poular as the Union, for on an aver-
age 6,000 men enter the building each
day. To come to a Unionless Michi-
gan would be like going to some other
institution perhaps, so great a factor
does the Union play in Michigan stu-
dent life. But Michigan and the

Union - that gives us the individ-
ualism that cannot be approached by
any other university.
To the fact that the Union em-
braces a large number of student ac-
tivities in addition to its function as
a social center, is what puts it in a
class apart from other college Unions.
What are the activities which make
the Union so important on the cam-
pus and to the general public?
The Michigan Union opera ranks
higher than many other college
operas in the country, and,its success
lies in the fact that it has the busi-
ness backing of the Union organiza-1
tions. The opera last year played to
capacity houses in the Auditorium at
Chicago, and Orchestra hall, Detroit,
cities where the public is accustomed
to hearing the best productions in the
Handles Glee Club
Then there is the Glee and Mando-
lin club, the oldest college organiza-
tion of its kind in the country. It was

founded before the Civil war, in 1859,
to be exact, and for the past 61 years.
it has held a place among the impg.r-
tant institutions of the University.
The Union took over the club this
year, and it is hoped by the produc-
tion of. a minstrel show to place the
organization on a higher plane than
it has ever been.
"The big brother of the freshman,"
expresses the role the Union plays in
the life of the first year man. The
rooming committee helps the fresh-
man find a room almost as soon as he

tee to

up State street from the sta-
This year 2,500 rooms were
with the committee, with the
that every man obtained a
So anxious was the commit-
suceed in this work, that the
was commenced during 'the

Student Interest I
Aid Swimming
(By Benjamin S. fIancbett, Regent of
the University of Michigan)
"Of course the completion of the
swimming pool in the Michigan Union
building is an assured thing, and the
sooner this is completed the more
pleased I shall be, and I feel it will
be done in the near future.
"The camphign which I understand
is being waged by the students for
the support of the Union indicates the
interest they feel in the institution,
and I am sure will encourage sub-
stantial contributions to complete the
pool and reading room and also meet
the growng needs of the Union which
we all realize means so much to the
University and the students who are
now here as well as to the alumni
who frequently visit Ann Arbor.

n Unio'i Will
Pool, Says Regent
"Now we have the new Michigan
Union building, it is realized we could
not do without it and the wonder is
how we got along for so many years
without its splendid accommodations.
"I have no hesitancy in stating that
the swimming pool, when completed,
will be considered one of the most ap-
preciated features of the Union build-
ing, which is recognized as superior
to anything of its kind in the country.
I shall encourage contributions for
the incompleted features, and believe
any alumnus who wishes to do a fine
thing for the young men attending the
University of Michigan cannot get
more good from his money,. than sub-
scribing to the support of the Union
and the immediate needs demand the
completion of the swimming pool first,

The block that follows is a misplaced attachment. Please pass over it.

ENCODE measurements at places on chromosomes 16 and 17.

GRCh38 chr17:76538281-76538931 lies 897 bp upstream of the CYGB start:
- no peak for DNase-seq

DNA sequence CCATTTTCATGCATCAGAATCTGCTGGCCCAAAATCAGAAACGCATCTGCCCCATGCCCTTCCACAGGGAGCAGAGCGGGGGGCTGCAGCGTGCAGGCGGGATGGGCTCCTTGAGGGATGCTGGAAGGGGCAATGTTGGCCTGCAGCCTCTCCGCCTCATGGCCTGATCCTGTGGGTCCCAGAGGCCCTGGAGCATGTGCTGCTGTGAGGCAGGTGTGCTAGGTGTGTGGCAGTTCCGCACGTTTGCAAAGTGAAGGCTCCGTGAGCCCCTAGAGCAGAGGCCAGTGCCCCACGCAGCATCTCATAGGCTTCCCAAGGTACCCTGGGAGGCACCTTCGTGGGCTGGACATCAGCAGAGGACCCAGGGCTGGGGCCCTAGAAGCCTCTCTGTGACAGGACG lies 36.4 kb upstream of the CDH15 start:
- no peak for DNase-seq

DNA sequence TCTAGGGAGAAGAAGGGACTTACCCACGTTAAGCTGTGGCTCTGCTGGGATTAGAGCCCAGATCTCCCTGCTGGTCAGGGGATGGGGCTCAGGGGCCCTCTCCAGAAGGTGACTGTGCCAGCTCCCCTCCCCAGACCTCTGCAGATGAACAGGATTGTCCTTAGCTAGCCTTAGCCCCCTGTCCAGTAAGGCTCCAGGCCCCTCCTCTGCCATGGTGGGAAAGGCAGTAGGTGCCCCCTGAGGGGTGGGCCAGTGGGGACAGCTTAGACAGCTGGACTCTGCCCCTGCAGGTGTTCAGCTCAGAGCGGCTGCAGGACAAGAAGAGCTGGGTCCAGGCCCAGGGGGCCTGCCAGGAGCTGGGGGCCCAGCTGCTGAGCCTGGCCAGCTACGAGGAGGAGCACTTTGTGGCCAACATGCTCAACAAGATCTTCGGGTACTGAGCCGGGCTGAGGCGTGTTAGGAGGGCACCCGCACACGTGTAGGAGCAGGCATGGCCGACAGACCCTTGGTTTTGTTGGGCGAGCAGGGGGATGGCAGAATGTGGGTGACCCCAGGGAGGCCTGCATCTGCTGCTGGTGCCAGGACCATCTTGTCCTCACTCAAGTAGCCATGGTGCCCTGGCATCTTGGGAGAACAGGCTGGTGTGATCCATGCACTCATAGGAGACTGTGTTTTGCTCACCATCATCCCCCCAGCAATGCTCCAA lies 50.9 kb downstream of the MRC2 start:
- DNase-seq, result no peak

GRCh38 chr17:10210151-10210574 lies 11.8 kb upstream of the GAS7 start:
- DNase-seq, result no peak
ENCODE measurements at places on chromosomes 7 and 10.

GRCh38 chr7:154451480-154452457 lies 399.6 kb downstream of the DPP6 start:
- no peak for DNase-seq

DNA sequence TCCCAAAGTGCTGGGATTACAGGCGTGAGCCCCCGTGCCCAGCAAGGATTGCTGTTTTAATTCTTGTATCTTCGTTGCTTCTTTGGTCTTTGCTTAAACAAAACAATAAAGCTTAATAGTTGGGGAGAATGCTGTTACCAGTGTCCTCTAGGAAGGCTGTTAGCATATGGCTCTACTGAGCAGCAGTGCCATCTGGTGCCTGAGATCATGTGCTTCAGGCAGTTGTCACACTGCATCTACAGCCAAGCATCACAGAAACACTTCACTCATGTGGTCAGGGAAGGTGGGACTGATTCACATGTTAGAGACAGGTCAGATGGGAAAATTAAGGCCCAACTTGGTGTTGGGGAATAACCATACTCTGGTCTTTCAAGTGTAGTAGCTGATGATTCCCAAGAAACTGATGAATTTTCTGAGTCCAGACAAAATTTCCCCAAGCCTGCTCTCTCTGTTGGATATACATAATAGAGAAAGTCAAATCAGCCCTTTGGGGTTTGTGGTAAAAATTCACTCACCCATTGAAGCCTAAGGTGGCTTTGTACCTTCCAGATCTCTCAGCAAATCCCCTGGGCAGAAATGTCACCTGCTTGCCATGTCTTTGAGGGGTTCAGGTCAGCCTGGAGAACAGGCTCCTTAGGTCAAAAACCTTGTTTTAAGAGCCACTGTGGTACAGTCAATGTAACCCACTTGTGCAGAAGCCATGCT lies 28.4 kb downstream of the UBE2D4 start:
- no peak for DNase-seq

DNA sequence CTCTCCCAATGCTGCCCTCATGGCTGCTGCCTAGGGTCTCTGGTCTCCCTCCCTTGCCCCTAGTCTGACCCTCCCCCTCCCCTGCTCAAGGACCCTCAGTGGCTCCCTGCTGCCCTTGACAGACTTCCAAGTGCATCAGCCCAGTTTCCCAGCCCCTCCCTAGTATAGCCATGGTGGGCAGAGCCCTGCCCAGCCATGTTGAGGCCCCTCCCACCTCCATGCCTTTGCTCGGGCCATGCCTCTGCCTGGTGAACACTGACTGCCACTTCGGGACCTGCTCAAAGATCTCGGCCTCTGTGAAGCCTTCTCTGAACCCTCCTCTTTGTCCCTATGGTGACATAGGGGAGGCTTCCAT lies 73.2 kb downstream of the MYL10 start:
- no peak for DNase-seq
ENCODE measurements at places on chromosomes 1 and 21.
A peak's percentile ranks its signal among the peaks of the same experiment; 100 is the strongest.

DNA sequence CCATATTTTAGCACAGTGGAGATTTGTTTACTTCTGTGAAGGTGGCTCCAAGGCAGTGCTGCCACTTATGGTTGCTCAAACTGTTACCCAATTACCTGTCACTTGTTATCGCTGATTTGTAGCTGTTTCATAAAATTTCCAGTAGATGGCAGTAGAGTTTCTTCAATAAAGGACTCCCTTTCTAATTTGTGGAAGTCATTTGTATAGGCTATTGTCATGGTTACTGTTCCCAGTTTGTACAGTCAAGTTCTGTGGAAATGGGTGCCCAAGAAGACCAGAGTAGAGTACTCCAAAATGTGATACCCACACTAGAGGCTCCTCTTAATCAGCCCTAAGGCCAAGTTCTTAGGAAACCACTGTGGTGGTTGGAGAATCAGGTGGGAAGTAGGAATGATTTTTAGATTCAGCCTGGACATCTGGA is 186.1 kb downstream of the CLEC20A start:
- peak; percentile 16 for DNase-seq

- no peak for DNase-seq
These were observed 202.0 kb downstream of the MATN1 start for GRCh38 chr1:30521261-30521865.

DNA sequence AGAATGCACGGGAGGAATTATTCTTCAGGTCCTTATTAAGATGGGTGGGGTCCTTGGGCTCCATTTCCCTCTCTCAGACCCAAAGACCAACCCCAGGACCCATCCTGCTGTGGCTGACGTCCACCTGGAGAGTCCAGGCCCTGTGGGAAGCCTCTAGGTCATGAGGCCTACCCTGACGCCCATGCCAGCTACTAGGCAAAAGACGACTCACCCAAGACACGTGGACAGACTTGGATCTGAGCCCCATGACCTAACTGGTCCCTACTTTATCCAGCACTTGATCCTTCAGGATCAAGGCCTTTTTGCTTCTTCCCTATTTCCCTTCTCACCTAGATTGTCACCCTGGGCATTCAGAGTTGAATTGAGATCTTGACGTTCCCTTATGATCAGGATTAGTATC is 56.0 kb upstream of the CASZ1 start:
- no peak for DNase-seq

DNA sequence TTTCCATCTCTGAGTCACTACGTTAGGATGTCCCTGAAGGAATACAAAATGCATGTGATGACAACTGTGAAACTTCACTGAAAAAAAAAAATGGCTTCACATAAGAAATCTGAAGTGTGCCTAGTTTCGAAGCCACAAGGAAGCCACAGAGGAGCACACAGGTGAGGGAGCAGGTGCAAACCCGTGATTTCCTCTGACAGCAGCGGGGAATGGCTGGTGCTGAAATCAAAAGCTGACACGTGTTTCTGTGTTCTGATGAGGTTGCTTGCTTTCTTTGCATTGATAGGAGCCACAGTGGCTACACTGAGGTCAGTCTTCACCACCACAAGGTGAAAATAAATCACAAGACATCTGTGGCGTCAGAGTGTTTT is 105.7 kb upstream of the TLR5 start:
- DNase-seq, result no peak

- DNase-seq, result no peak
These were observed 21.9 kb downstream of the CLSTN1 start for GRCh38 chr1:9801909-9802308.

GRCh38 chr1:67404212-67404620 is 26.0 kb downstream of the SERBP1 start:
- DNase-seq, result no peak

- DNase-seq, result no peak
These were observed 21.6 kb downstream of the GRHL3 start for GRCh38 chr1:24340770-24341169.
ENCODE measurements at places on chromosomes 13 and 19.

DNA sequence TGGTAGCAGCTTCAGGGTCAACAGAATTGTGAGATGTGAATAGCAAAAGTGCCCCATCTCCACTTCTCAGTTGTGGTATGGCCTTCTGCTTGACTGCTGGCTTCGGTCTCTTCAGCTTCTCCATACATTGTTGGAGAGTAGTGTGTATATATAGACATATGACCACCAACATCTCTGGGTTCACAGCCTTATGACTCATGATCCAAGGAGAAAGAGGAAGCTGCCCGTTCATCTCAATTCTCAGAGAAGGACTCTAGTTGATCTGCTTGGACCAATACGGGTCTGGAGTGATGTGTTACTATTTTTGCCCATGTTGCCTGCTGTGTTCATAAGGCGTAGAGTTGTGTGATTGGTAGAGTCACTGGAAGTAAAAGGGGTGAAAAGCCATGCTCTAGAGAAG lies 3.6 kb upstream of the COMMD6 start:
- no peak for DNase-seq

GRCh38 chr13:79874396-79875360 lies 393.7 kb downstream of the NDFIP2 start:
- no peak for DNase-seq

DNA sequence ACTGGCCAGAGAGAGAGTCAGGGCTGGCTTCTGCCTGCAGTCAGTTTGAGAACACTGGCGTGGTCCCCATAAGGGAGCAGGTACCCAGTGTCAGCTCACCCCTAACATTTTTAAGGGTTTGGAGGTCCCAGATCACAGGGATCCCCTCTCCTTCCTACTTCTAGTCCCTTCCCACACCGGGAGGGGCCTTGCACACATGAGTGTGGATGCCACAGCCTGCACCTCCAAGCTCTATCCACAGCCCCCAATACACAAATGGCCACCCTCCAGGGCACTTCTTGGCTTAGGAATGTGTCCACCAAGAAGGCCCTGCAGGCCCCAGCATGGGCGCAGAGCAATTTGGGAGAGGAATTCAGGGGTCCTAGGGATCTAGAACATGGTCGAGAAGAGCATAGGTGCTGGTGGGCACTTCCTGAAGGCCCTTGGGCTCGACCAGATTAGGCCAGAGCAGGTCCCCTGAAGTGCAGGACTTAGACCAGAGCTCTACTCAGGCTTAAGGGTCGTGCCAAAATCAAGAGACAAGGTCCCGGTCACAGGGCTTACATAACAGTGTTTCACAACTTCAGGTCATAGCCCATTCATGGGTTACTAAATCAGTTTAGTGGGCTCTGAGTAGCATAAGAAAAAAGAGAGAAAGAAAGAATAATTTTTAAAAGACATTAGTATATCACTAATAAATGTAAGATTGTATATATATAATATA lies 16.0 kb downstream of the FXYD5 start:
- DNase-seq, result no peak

and then the reading room."

v++ v a~ a , N . , U
Summer school session, other accessories to the pool.
And the Union doesn't forget the The relation between the two su
freshman after he is settled in a of money emphasize that the Un
room. It wants to see him get alongo mns ephasize tht the U
well in his University life. - There- mea o caeapg wee the d
fore there is the upperclass advisorygeofntractineSe Willbe
comitte. ort comiteemn cn-a minimum. Gardner S. Williams
committee. Forty committeemen con- leading sanitary engineer of Ann
stitute the (committee, and under eacb bor, believes that no one entering
man there are 10 upper class advis-
ors, each of whom looks after four tank need have any fear of the pur
freshmen. Two visits and reports are of the water because the filtering r
made each month. The purpose of chinery to be installed is the lot
the system is to assist the first year and most efficient in the count
man with his studies, to help him in Each night the water will be remo
manwit hi sudis, o elphimincompletely and passed through
his relations with the faculty, and to
teac him Mihiga trditins.purifying process. At the same ti
teach him Michigan traditions. the walls of the tank are to be ser
'Everyone Registersbe
No man comes to Michigan without bed.
his talents becoming known. Here The dimensions of the pool are
again the Union is on guard looking x30 feet, and are large enough. to p
for the interests of the University. At mit of the establishing of a wor
the beginning of the college year each record here. If the tank had b
man is asked to fill out a blank - a built only 60 feet in length, as mc
process which they call "registering." are, only United States records co
The questions are certainly exhaus- be broken.
tive, and are sure to lay bare any tal-, A director and swimming instru
ent you have have. Records are kept, ors will be hired as soon as the p
and when men with certain qualifica- is finished, and the aquatic sport v
tions are needed, immediate access become a real part of student act
can be had to them. ties. Varsity swimming teams v
Although developing rapidly, the take on added importance, becaus(
growth of the Union has not been ab- home and a regular place of pract
(Continued on Page 2) will be provided.